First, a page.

In the same timeframe as the J57, the Bristol Aeroplane Company Engine Division in the UK also adopted the two spool arrangement into their Rolls-Royce Olympus turbojet engine series, which went on to propel the Avro Vulcan bomber and later Concorde. Within a few months both P&W and Bristol had had a first run of their prototypes. Both demonstrated superb handling [4][5][6].

Today most civil and military turbofans have a two spool configuration, a notable exception being the Rolls-Royce Trent turbofan series which has three spools.

Incidentally, most modern civil turbofans use all three of the above options to handle the extremely high overall pressure ratios employed today (50:1 typically).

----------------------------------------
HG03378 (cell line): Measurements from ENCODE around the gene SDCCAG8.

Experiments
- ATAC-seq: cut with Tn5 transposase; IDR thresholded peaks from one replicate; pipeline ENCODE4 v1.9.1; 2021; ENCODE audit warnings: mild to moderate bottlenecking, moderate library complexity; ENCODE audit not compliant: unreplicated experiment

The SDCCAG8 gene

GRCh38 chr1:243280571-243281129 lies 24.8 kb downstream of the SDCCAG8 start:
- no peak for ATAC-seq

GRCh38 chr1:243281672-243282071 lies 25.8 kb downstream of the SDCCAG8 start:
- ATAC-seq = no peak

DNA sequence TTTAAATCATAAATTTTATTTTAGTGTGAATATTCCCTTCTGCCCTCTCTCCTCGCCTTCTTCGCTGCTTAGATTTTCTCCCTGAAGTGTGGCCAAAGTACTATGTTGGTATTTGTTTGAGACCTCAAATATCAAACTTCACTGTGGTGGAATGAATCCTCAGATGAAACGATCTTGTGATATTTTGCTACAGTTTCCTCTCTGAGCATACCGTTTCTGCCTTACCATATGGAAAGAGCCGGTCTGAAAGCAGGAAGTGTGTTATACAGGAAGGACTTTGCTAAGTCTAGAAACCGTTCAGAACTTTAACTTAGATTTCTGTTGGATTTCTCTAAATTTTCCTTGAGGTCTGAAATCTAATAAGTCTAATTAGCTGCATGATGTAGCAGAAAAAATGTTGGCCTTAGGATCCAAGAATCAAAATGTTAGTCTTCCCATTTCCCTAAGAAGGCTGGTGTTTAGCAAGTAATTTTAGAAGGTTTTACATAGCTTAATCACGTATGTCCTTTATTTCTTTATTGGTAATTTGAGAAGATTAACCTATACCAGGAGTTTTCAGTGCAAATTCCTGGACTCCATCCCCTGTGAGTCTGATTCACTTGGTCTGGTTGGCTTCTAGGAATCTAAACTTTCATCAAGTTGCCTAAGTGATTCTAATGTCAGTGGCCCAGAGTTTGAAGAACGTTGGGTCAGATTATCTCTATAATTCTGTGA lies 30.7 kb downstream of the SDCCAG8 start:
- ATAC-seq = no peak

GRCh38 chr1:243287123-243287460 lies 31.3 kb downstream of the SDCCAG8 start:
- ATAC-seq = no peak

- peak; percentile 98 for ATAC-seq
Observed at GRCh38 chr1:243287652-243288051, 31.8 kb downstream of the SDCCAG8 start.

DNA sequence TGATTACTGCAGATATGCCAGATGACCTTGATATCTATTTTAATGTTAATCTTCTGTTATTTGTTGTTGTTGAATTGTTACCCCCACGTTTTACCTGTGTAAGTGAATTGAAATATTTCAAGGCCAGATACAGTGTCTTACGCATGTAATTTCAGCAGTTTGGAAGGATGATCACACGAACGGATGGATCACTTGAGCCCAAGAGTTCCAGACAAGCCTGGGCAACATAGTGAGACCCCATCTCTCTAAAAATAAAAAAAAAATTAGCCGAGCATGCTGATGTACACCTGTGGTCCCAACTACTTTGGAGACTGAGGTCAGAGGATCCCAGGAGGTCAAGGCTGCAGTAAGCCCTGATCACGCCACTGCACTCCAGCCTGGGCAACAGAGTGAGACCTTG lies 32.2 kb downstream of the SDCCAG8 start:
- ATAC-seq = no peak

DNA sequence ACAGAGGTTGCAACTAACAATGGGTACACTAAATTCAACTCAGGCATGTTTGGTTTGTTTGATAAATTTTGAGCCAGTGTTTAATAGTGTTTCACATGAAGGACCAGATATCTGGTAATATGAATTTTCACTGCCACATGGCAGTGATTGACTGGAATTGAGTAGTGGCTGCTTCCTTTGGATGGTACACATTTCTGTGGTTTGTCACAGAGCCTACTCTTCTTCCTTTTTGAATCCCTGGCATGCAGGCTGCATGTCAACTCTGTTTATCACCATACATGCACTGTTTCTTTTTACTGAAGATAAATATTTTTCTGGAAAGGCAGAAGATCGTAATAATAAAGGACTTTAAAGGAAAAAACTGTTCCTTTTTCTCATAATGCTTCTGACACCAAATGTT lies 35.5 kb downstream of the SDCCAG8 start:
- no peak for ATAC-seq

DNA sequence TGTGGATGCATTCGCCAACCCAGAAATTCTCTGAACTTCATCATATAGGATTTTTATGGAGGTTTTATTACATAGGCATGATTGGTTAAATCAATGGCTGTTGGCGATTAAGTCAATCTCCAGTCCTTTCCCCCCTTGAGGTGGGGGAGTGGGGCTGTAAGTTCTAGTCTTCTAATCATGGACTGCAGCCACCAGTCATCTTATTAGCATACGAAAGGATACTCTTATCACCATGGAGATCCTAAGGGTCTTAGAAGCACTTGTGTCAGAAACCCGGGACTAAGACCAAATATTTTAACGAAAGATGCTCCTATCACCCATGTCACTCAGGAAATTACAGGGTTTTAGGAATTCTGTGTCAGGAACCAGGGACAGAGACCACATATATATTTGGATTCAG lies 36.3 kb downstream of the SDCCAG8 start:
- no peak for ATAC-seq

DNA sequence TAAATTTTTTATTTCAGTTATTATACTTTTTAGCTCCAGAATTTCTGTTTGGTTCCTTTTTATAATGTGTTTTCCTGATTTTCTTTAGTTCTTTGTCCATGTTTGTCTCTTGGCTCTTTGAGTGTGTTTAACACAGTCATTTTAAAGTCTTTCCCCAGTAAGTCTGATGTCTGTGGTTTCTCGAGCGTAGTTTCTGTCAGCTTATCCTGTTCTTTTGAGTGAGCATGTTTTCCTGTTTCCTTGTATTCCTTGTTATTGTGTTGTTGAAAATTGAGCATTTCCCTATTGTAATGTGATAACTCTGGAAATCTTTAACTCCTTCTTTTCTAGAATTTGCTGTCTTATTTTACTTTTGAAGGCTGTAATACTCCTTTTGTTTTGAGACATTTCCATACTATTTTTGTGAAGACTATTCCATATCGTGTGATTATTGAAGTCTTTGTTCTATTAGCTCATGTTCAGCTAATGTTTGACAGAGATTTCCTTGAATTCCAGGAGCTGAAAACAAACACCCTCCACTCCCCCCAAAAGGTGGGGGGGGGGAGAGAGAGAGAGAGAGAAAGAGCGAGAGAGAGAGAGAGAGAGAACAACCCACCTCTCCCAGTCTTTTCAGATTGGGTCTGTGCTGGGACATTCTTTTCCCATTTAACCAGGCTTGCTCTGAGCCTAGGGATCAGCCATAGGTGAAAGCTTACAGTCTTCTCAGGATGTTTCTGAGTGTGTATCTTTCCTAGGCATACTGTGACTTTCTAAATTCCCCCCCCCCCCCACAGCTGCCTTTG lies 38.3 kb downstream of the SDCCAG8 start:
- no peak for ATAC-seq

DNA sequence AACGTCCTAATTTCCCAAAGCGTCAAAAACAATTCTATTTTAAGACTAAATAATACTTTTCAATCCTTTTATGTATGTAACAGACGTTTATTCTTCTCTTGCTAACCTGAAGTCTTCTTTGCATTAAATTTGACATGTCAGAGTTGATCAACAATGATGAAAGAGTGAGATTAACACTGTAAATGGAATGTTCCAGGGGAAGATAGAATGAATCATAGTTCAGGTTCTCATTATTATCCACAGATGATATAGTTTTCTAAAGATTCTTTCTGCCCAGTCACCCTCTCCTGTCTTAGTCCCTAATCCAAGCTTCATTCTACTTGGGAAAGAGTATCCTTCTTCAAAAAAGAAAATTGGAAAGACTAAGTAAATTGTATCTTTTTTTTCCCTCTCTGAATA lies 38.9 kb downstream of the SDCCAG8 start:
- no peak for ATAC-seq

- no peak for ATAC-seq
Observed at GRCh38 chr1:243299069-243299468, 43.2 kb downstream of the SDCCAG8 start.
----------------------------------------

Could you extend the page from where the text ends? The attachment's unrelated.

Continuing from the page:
As the Applications section below indicates, during the 1950s the J57 was an extremely popular engine, with numerous military applications. Production figures were in the thousands, which led to a very reliable engine. Consequently it was only natural for Boeing to choose the J57 civil variant, the JT3C, for their 707 jetliner. Douglas did likewise with their DC8. Pressure to reduce jet noise and specific fuel consumption later resulted in P&W using an innovative modification to convert the JT3C turbojet into the JT3D two spool turbofan, initially for civil purposes, but also for military applications like the Boeing B-52H. The prestigious Collier Trophy for 1952 was awarded to Leonard S. Hobbs, Chief Engineer of United Aircraft Corporation, for "designing and producing the P&W J57 turbojet engine". The engine was produced from 1951 to 1965 with a total of 21,170 built.

Many J57 models shipped since 1954 contained 7-15% of Titanium, by dry weight. Commercially Pure Titanium was used in the inlet case and low pressure compressor case, whereas the low pressure rotor assembly was made up of 6A1-4V Titanium alloy blades, discs and disc spacers[7].